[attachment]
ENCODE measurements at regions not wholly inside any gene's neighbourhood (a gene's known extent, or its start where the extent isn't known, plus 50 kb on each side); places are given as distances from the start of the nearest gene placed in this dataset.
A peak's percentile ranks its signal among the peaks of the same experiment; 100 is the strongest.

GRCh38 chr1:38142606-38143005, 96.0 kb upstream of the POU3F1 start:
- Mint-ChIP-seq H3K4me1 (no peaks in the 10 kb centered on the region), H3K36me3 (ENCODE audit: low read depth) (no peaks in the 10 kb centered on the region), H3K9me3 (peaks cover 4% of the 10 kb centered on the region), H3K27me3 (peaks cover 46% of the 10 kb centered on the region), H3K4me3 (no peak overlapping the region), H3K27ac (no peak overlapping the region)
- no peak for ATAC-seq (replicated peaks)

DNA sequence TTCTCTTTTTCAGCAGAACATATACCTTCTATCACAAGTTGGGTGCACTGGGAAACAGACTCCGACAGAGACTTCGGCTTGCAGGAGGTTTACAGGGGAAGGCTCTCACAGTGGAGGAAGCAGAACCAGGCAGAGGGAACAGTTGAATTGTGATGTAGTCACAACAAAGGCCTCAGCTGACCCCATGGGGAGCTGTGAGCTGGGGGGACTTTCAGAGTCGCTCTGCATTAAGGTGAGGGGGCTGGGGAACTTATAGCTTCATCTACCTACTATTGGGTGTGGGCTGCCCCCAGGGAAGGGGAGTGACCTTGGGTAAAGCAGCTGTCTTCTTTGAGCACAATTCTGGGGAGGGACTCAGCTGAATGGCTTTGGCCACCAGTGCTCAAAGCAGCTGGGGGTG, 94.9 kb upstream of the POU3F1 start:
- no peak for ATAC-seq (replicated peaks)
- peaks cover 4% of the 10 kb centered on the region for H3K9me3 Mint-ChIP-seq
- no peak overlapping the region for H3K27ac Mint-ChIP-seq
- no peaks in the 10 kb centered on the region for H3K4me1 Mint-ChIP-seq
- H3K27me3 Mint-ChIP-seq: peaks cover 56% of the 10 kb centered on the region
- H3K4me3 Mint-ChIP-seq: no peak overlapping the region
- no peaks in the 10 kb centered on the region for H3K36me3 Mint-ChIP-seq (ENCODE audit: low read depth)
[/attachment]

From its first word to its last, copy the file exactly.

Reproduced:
ENCODE measurements at regions not wholly inside any gene's neighbourhood (a gene's known extent, or its start where the extent isn't known, plus 50 kb on each side); places are given as distances from the start of the nearest gene placed in this dataset.
A peak's percentile ranks its signal among the peaks of the same experiment; 100 is the strongest.

GRCh38 chr1:38142606-38143005, 96.0 kb upstream of the POU3F1 start:
- Mint-ChIP-seq H3K4me1 (no peaks in the 10 kb centered on the region), H3K36me3 (ENCODE audit: low read depth) (no peaks in the 10 kb centered on the region), H3K9me3 (peaks cover 4% of the 10 kb centered on the region), H3K27me3 (peaks cover 46% of the 10 kb centered on the region), H3K4me3 (no peak overlapping the region), H3K27ac (no peak overlapping the region)
- no peak for ATAC-seq (replicated peaks)

DNA sequence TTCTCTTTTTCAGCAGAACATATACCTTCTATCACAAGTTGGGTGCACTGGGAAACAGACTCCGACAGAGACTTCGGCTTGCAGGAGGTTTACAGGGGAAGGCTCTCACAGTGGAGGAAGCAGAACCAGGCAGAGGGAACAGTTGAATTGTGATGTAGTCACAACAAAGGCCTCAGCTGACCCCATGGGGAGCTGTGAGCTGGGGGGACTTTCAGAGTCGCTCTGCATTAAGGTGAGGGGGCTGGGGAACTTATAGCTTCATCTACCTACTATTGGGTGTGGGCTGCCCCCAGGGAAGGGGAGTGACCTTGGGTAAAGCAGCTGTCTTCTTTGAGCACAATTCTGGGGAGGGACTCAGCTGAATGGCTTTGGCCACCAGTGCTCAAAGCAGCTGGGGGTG, 94.9 kb upstream of the POU3F1 start:
- no peak for ATAC-seq (replicated peaks)
- peaks cover 4% of the 10 kb centered on the region for H3K9me3 Mint-ChIP-seq
- no peak overlapping the region for H3K27ac Mint-ChIP-seq
- no peaks in the 10 kb centered on the region for H3K4me1 Mint-ChIP-seq
- H3K27me3 Mint-ChIP-seq: peaks cover 56% of the 10 kb centered on the region
- H3K4me3 Mint-ChIP-seq: no peak overlapping the region
- no peaks in the 10 kb centered on the region for H3K36me3 Mint-ChIP-seq (ENCODE audit: low read depth)